Testimony at the recent Missing and Murdered Indigenous Women and Girls inquiry hearings in Iqaluit showed there is a still a lot of work needed to heal the wounds of colonial violence, if it’s even possible in light of the fact such violence persists.
The lingering memories of colonial violence include the forcible removal of children and adults to residential schools and tuberculosis sanatoriums, and the slaughter of sled dogs at the hands of RCMP officers. Governments continue to offer apologies for these transgressions, with money being the supposed fix.
For Inuit and other Indigenous women in Canada, colonial violence continues to manifests itself physically and institutionally.
The 20th century exploitation of the eastern Arctic for national sovereignty and for its natural resources saw Inuit forced into communities, their culture and language besieged, and southern ways institutionalized. As a result, many Inuit struggle with issues related to self-identity, cultural wellbeing, and language loss, and the southern institutions designed to help are insufficient to provide safety.
The long tail of colonialism means many of the physical risks are now found at home. The pain spreads in families, and this will take generations to heal.
Racism against Inuit continues to be a real force within Nunavut, where we have heard firsthand in the Court of Justice the accounts of Inuit women and children who have fallen victim to abusers and pedophiles who come from the south looking for easy targets. Other media have shown this to be the case in Nunavik, as well.
We can’t forget the Ottawa police sergeant who made racist comments online in the wake of Cape Dorset artist Annie Pootoogook’s death, or the acquittal of the man accused in the Tina Fontaine murder case in Manitoba. Both give hints of the racism Indigenous women face in the justice system.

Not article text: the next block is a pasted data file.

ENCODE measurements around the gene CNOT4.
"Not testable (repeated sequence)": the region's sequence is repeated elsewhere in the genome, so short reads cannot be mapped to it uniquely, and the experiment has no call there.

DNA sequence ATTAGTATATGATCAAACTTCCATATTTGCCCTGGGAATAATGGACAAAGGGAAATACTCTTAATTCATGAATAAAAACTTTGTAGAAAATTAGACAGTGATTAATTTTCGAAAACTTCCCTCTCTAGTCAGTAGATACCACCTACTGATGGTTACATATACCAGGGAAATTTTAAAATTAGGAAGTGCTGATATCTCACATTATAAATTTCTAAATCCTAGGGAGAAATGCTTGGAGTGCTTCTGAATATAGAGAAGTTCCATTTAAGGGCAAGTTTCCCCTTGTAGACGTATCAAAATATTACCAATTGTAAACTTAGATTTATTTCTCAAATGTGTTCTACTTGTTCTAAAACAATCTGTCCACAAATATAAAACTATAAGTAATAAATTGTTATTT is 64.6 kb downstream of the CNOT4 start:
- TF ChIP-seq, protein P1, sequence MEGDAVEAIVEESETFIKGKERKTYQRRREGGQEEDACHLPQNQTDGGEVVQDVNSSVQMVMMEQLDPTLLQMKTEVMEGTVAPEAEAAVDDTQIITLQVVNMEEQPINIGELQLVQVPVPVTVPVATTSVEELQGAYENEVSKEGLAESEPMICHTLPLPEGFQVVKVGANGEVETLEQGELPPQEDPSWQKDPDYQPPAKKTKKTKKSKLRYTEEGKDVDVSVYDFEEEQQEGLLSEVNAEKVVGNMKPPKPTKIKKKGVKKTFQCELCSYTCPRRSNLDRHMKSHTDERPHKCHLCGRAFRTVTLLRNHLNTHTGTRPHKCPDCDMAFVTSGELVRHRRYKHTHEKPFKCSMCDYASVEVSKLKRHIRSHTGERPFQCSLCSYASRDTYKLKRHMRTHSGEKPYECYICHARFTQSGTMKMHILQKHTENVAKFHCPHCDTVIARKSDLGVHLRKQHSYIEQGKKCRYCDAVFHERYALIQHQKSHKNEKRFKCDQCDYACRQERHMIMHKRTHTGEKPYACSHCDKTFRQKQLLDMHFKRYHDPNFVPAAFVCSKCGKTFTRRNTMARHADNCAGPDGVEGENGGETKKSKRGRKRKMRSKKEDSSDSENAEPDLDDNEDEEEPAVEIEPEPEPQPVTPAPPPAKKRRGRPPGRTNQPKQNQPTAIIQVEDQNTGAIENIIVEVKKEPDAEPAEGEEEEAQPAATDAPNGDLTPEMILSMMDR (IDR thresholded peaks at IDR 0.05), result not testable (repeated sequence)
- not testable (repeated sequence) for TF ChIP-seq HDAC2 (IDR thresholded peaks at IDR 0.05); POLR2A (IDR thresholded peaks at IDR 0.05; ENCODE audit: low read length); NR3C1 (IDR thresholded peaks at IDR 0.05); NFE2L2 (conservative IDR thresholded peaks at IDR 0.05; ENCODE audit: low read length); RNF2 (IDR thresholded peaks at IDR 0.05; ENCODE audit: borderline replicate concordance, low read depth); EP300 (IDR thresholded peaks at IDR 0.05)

Public infrastructure is another risk. B.C. recently enacted a recommendation by missing women inquiry commissioner Wally Oppal to bring public transit to the famed Highway of Tears – the northern B.C. highway between Prince George and Prince Rupert where dozens of Indigenous women and girls have been murdered or gone missing since 1969. But the public transit has created competition for the Greyhound bus service, which is pulling out of northern B.C. on Oct. 31. Where public transit is insufficient, some women trying to travel along the route will resort to hitchhiking, an activity that has led to the deaths and disappearances of so many Indigenous women.
The federal government has provided a limited timeline and limited funds to the inquiry, meaning the potential for solutions and healing will be limited. Former commissioner Marilyn Poitras told Maclean’s magazine that the inquiry’s existence is the victory, and that the final report will not stop Indigenous women from “being trafficked or pimped out … (or) murdered.”
To us, the real victory will be that women’s voices and concerns are truly heard – and their accounts believed. In the modern era, we fear that victory will be hard fought and slow to come.